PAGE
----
What is the event loop in NodeJS work? And How does it work?

Event loops are one of the most important parts of the NodeJS programming language as it handles all async callbacks. Node.js is a single-threaded, event-driven language. This means that we can attach listeners to events, and when a said event fires, the listener executes the callback we provided.

Whenever we are call setTimeout, http.get, and fs.readFile, Node.js runs this operation and keep running the other code without waiting for the output of the called function. When the operation is finished, it receives the output and runs our callback function.

So all the callback functions are queued in a loop and will run one-by-one when the response has been received. This is all about the event loop in NodeJS.

What is the difference between NodeJS and Ajax?

Node.js and Ajax (Asynchronous JavaScript and XML) are the advanced implementations of JavaScript. They all serve entirely different purposes.

Talking about the NodeJS, The runtime environment of Node.js interprets JavaScript, which is very easy and simple to understand and code. Due to this reason, it is extensively used for developing client-server applications.

Whereas, Ajax is primarily designed for dynamically updating a particular section of a page’s content, without having to update the entire page. It allows you to retrieve data asynchronously from the server without interfering with the display and behavior of the existing page.

What is EventEmitter in NodeJS?

In NodeJS, all the objects that emit events are instances of the EventEmitter class. These objects expose an eventemitter.on() function that allows one or more functions to be attached to named events emitted by the object.

When the EventEmitter object emits an event, all of the functions attached to that specific event are called synchronously. Here is an example of the event emitter in NodeJS.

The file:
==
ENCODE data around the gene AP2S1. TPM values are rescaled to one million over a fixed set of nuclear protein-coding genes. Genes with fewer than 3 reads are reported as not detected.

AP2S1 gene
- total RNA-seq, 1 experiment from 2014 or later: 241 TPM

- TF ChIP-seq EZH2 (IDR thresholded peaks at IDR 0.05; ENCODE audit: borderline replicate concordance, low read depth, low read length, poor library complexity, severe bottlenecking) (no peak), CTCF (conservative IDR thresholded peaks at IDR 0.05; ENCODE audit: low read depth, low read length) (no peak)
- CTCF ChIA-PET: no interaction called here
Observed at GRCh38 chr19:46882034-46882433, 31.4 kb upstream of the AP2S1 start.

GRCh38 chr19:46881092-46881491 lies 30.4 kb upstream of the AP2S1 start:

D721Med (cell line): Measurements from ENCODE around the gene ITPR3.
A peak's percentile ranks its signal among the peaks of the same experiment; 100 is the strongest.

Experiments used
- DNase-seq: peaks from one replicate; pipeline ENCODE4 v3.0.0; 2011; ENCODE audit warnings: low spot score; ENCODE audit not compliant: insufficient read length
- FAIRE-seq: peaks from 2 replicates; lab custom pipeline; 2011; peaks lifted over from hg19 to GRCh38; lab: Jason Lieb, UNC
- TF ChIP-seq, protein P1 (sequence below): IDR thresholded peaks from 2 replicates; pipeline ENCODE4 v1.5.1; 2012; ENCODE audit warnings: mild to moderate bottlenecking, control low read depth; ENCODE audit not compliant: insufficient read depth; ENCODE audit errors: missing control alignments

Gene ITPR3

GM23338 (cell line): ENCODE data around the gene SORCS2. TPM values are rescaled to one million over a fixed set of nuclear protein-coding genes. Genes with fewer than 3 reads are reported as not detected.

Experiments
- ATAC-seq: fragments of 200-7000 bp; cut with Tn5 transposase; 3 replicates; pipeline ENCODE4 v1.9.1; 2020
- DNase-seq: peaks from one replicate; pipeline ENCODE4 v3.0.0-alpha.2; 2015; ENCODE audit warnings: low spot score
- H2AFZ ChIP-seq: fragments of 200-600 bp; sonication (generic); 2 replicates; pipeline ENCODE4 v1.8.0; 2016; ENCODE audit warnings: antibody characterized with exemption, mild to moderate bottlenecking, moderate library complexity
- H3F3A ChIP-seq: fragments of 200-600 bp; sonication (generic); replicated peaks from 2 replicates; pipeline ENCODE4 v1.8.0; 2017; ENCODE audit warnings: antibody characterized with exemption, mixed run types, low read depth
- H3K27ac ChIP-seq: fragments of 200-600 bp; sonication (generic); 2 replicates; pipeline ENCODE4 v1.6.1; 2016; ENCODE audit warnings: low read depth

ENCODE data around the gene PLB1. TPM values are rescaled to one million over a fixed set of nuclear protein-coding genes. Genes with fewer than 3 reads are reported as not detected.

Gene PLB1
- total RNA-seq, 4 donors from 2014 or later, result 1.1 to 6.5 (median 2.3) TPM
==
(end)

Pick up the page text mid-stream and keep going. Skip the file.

// get the reference of EventEmitter class of events module
var events = require('events');

//create an object of EventEmitter class by using above reference
var em = new events.EventEmitter();

//Subscribe for FirstEvent
em.on('FirstEvent', function (data) {
    console.log('First subscriber: ' + data);

// Raising FirstEvent
em.emit('FirstEvent', 'This is my first Node.js event emitter example.');

What is a Callback function in NodeJS?

As we know, NodeJS is an asynchronous programming language and that’s why it doesn’t wait around for things like file I/O to finish. To overcome this, Node.js uses callbacks. A callback is a function called at the completion of a given task; this prevents any blocking and allows other code to be run in the meantime.

When the callback function is finished executing, calls the main code cycle. Callbacks give us an interface with which to say, “and when you’re done doing that, do all this.” This allows us to have as many IO operations as our OS can handle happening at the same time.

Here is a simple example of callbacks in NodeJS

var fs = require("fs");  
fs.readFile('input.txt', function (err, data) {  
    if (err) return console.error(err);  
console.log("Program Ended");  

Note: More Questions are being constantly added on a daily basis.